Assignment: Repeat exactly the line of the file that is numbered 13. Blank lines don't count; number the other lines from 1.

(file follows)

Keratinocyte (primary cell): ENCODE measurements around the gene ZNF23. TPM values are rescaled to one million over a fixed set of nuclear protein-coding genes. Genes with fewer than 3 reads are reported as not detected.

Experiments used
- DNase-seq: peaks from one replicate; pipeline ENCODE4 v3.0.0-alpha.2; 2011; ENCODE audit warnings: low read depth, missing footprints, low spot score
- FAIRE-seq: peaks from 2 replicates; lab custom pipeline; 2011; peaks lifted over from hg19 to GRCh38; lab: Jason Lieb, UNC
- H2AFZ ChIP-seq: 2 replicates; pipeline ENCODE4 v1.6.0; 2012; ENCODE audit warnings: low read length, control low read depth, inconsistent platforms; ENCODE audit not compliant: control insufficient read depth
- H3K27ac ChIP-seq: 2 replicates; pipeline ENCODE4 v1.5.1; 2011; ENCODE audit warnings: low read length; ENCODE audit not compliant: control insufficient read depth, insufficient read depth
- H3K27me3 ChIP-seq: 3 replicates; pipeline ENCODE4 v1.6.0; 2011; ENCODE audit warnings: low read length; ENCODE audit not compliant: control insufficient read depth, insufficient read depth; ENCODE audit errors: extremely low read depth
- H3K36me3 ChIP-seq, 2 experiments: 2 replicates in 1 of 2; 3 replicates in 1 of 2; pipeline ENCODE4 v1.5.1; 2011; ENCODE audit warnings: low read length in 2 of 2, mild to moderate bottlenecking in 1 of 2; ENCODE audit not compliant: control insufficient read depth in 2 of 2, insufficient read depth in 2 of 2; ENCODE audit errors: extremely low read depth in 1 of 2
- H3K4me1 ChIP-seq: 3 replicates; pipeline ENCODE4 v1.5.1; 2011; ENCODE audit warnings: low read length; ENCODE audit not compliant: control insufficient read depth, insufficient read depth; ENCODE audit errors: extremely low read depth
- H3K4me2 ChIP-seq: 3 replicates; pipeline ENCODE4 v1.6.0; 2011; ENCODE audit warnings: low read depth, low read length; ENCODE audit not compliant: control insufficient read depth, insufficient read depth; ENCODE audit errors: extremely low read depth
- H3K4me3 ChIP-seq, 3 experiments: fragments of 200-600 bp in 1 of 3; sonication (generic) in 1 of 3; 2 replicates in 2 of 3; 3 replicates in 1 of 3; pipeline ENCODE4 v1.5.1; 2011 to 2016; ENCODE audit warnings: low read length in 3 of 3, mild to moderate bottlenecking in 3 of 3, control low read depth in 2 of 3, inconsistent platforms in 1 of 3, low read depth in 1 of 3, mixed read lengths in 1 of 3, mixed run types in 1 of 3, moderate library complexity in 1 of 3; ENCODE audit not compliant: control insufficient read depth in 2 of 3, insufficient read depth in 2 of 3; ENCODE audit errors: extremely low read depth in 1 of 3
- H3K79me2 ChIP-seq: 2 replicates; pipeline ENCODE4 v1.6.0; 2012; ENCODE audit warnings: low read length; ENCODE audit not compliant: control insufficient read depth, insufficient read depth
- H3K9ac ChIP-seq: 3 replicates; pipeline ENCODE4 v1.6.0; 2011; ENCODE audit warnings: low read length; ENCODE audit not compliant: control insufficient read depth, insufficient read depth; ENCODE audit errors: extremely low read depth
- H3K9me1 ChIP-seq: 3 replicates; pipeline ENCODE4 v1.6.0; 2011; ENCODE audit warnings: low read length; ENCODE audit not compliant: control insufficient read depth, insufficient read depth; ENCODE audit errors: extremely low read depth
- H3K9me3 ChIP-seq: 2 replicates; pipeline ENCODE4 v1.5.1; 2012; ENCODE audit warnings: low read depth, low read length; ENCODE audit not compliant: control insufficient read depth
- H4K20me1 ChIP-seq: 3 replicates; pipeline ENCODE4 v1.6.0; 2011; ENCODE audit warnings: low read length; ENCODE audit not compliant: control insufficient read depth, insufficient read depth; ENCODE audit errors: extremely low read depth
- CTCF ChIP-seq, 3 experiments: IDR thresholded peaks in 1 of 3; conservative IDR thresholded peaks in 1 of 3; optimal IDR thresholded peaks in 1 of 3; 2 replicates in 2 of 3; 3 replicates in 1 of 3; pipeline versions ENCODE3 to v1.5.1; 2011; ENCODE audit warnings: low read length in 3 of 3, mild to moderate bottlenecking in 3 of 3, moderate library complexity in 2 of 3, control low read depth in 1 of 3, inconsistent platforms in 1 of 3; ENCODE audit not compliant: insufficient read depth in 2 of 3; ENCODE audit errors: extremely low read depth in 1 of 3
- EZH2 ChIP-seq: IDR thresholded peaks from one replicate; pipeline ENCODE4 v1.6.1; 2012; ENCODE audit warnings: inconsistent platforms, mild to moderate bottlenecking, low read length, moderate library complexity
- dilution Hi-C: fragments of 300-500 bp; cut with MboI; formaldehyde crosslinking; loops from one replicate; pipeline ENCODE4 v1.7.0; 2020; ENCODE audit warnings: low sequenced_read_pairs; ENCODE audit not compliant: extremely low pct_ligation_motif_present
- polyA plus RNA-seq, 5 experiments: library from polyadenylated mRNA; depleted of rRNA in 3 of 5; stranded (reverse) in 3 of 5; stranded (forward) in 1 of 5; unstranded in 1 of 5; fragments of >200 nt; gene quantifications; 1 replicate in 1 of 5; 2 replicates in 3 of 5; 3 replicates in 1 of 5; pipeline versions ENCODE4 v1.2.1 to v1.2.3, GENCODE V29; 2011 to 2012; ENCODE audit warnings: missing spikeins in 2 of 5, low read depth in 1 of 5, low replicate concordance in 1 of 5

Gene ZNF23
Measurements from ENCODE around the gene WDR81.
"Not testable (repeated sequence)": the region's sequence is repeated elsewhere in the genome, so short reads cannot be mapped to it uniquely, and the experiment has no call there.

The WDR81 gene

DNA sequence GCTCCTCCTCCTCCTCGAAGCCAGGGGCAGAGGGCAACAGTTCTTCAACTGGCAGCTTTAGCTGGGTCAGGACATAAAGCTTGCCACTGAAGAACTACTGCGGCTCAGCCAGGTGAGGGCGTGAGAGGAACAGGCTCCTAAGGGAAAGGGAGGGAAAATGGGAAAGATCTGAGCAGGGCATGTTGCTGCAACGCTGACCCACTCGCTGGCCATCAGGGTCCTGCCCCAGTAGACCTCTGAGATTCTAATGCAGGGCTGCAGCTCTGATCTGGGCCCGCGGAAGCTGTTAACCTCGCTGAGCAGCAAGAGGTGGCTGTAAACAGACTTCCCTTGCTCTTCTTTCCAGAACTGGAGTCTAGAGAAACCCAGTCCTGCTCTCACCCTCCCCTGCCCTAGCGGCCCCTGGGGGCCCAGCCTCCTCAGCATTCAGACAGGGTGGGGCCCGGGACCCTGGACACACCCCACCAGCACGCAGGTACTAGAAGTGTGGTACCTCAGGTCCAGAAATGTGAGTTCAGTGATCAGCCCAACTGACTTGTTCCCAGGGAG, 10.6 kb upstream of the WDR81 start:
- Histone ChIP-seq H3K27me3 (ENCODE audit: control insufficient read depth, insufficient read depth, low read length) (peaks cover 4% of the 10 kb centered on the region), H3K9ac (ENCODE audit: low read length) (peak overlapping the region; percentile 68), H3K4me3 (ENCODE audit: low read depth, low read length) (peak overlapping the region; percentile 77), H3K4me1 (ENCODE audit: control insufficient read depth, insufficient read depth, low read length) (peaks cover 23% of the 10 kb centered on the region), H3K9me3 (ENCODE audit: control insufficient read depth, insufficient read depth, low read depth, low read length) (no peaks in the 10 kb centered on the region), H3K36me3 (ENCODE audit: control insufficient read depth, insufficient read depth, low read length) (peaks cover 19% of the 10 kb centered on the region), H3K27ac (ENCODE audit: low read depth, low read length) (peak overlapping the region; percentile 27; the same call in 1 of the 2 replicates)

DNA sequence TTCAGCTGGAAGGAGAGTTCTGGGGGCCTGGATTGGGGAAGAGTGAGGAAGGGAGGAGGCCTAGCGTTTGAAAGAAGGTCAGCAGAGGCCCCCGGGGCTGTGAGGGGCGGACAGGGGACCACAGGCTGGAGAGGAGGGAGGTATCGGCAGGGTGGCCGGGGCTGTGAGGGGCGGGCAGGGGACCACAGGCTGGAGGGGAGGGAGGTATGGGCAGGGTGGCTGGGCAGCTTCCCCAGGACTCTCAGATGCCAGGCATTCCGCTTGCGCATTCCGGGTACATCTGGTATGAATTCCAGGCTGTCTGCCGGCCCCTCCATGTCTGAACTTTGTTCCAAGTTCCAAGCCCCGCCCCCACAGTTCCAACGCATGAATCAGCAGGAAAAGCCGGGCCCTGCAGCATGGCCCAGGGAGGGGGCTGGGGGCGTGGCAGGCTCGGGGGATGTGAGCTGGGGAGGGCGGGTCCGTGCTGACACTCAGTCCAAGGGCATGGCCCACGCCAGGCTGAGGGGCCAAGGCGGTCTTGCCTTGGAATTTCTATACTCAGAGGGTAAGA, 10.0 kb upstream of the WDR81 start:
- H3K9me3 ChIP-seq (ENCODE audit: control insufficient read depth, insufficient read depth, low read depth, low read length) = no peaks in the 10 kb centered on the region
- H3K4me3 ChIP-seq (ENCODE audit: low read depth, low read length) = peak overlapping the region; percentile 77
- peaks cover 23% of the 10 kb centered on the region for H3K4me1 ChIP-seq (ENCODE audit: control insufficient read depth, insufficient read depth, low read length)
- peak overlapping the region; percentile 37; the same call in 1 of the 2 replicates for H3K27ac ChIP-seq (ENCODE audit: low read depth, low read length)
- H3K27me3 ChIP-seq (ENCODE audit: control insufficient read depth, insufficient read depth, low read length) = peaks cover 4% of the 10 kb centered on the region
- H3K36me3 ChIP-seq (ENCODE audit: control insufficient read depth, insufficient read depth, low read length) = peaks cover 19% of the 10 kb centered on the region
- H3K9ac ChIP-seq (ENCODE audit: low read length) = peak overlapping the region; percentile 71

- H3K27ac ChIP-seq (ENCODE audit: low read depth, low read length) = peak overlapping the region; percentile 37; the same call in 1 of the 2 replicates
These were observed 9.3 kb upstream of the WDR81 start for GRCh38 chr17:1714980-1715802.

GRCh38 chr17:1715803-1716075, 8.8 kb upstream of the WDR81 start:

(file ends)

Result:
- H3K9ac ChIP-seq: 3 replicates; pipeline ENCODE4 v1.6.0; 2011; ENCODE audit warnings: low read length; ENCODE audit not compliant: control insufficient read depth, insufficient read depth; ENCODE audit errors: extremely low read depth